Too Much Planning Can Get in the Way of Good Scripting (AutoHotkey Quick Reference Part Five)

While Preplanning Script Writing Can Be Useful, Don’t Take It Too Seriously—Sometimes It Only Makes Sense to Rewrite Everything

The AutoHotkey script writing process rarely runs in a straight line. Often I start with a vague concept of what I want to do then start fiddling with the tools. Unlike when building a toolshed or bookcase, I rarely begin with a complete plan or blueprint for an AutoHotkey script. In fact, the code may undergo numerous changes during the debugging and problem-solving phases.

sarcastictweetsFor anyone who builds things, this approach may be disconcerting. Afterall, you can’t afford to build a house by trial-and-error. The cost of wasted materials would be prohibitive. Traditionally, we spend a great deal of time in the planning phase to make sure we avoid expensive mistakes. Even in computer programming, large projects come together much better after extensive planning. But with smaller projects such as AutoHotkey scripts the opposite may be true. I often start a script with only a vague idea of what I want to do. As I work on it, the possibilities expand and I often change course.

Fortunately, there are no lost materials when rewriting AutoHotkey scripts—only time. Yet, I’ve found that even though I may lose little programming time early in the process, the later rewrites and changes save even more—either in programming time or a better-running app.

AutoHotkey Library Deal
AutoHotkey Library Deal

The adage “If you don’t know where you’re going, you’ll probably going to end up someplace else” might prevent some people from starting an AutoHotkey script. The ambiguity of not knowing exactly where you’re going makes a task seem more daunting. Regardless, I urge you to take those first few steps. My experience in writing scripts tells me that probably I will end up in a better place. The wrong direction is better than no direction. If you head down an errant path, you’ll soon discover it and correct course.

Don’t be afraid of rethinking what you’re doing even if it means junking everything and restarting. This is the essence of creativity and brings your AutoHotkey apps to the next level. Remember, AutoHotkey scripts usually act as enhancements to the main program. Short and easy to change AutoHotkey apps make Windows life easier, rather than acting as the center of your computing.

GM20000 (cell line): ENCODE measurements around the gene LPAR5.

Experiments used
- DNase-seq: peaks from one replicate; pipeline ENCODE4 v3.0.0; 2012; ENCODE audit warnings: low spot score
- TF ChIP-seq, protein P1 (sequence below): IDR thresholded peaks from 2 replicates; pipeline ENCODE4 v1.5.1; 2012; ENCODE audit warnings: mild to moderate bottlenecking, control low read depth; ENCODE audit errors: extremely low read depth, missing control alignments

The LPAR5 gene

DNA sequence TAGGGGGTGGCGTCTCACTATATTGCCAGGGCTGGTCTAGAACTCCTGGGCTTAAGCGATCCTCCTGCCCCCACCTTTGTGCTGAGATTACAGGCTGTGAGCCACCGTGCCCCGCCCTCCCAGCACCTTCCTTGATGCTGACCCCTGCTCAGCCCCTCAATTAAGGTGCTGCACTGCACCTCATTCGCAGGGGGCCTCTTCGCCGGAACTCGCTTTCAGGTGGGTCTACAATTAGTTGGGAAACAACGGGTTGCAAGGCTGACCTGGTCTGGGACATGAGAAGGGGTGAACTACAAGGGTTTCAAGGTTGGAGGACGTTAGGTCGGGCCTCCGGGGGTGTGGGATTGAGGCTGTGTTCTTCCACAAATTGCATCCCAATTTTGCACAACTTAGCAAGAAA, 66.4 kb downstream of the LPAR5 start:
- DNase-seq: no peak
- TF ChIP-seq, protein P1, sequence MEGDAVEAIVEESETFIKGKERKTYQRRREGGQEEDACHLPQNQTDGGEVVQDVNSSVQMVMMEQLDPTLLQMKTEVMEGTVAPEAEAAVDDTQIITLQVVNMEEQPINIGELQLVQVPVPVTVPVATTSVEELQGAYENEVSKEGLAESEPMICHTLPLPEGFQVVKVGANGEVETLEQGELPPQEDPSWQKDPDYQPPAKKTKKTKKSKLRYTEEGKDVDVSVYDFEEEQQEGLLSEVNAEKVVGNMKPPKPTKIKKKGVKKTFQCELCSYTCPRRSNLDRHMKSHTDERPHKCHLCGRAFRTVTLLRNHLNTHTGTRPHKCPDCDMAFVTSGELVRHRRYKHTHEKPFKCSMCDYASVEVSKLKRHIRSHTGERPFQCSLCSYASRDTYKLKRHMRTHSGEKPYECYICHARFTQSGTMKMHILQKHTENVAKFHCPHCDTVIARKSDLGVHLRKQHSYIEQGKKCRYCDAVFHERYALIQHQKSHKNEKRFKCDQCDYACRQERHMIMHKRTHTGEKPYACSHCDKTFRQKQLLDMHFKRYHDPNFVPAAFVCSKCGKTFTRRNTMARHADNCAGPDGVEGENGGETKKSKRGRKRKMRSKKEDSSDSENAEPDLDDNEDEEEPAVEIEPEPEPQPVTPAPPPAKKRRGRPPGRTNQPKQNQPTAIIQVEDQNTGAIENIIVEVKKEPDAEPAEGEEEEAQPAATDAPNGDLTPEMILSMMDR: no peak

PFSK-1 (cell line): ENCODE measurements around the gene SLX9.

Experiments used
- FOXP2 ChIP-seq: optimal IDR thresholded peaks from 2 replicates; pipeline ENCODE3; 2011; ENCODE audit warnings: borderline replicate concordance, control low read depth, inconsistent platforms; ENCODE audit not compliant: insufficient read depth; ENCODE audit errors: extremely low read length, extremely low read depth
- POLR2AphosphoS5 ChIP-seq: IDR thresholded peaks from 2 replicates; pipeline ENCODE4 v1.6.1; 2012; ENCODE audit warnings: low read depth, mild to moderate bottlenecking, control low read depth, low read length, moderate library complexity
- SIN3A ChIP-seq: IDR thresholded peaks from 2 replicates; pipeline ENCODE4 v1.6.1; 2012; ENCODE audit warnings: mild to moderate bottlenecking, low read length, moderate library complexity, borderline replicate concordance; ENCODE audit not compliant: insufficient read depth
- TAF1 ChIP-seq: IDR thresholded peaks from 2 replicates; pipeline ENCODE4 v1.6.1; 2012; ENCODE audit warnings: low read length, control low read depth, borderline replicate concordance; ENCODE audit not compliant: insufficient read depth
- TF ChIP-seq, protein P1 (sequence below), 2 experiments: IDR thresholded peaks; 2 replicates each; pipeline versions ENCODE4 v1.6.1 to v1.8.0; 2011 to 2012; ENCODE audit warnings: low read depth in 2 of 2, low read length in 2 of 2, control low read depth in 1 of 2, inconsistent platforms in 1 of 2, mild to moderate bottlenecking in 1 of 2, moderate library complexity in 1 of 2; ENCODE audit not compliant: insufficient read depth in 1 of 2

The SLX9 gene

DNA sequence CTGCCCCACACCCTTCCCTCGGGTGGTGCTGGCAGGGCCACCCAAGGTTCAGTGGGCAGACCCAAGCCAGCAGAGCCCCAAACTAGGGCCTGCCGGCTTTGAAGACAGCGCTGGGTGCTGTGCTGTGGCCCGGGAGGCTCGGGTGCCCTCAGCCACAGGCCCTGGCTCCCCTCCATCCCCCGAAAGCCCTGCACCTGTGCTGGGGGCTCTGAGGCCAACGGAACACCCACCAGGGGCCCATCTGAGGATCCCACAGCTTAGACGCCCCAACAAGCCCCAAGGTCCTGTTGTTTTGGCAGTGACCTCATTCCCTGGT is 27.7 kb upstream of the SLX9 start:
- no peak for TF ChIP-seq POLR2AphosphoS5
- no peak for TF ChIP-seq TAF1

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This blog assumes at least a minimal understanding of AutoHotkey or script writing in general. If you’re new to AutoHotkey, see this “Introduction to AutoHotkey: A Review and Guide for Beginners.”

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Changing the AutoHotkey Quick Reference Script

I’m in the process of a major rethink of the AutoHotkeyQuickRef.ahk script (first discussed in an earlier part of this series). As I played with the hidden AutoHotkey.com index, I found a number of ways to take better advantage of its capabilities. In some cases, it looks like it might be an improvement to completely avoid the index. But first, I offer some of my observations.

  1. Sometimes the index brings up strange results.
  2. While AutoHotkey commands generally come up on a different Web page, most built-in variables are documented on one “Variables and Expressions” page.
  3. I can speed up the app considerably by minimizing the number of times the script accesses the Web.
  4. By switching from a MsgBox to a GUI window, I can incorporate more cool tools in the reference script (e.g. add more interactive features to the GUI window).

Each of these thoughts gives me a glimpse into how I might change things in the future.

Strange Results from the AutoHotkey.com Hidden Index

spacecommandWhile randomly testing different searches with various keywords, I found that the word “space” located the If Var Is Type page as shown at right. It seemed to me that the A_Space variable would be a more appropriate result for “space”, but since I have no direct control over the AutoHotkey.com index, I needed to make some changes.

The A_Space variable name plugged into the hidden index search does return the “Variables and Expressions” page, but “Space” acts as the embedded HTML anchor ID. In order to make the script work more to my liking, I needed to deal with built-in variables first.

Fortunately, I could use the AHKRef.ini file to identify these variables without first downloading the Web page. In fact, if I saved a copy of the source code for the “Variables and Expressions” page on my computer, I could eliminate the need to access the Web at all—at least for the first part of the AutoHotkeyQuickRef.ahk script.

The built-in AutoHotkey variables are important enough to add this special handling to the script. I can see times when someone merely wants the specifics of how a variable works without needing to load the entire page. By using the AHKRef.ini lookup file with a saved copy of the “Variables and Expressions” page source code, a more accurate index can be created while greatly increasing the speed of the app.

The steps for speeding up the script and preventing a few anomalies:

  1. Execute the built-in variable search function before any other hidden index search.
  2. Use the INI file to determine if the search term qualifies as a variable.
  3. Use a saved version of the “Variables and Expressions” page source code to speed up the process and eliminate the need for Internet access.
  4. Display the variable information in a new MsgBox with three options for continuing: 1) Load “Variables and Expressions” page in the default Web browser; 2) Continue with another index search for commands and functions; 3) Exit without further action.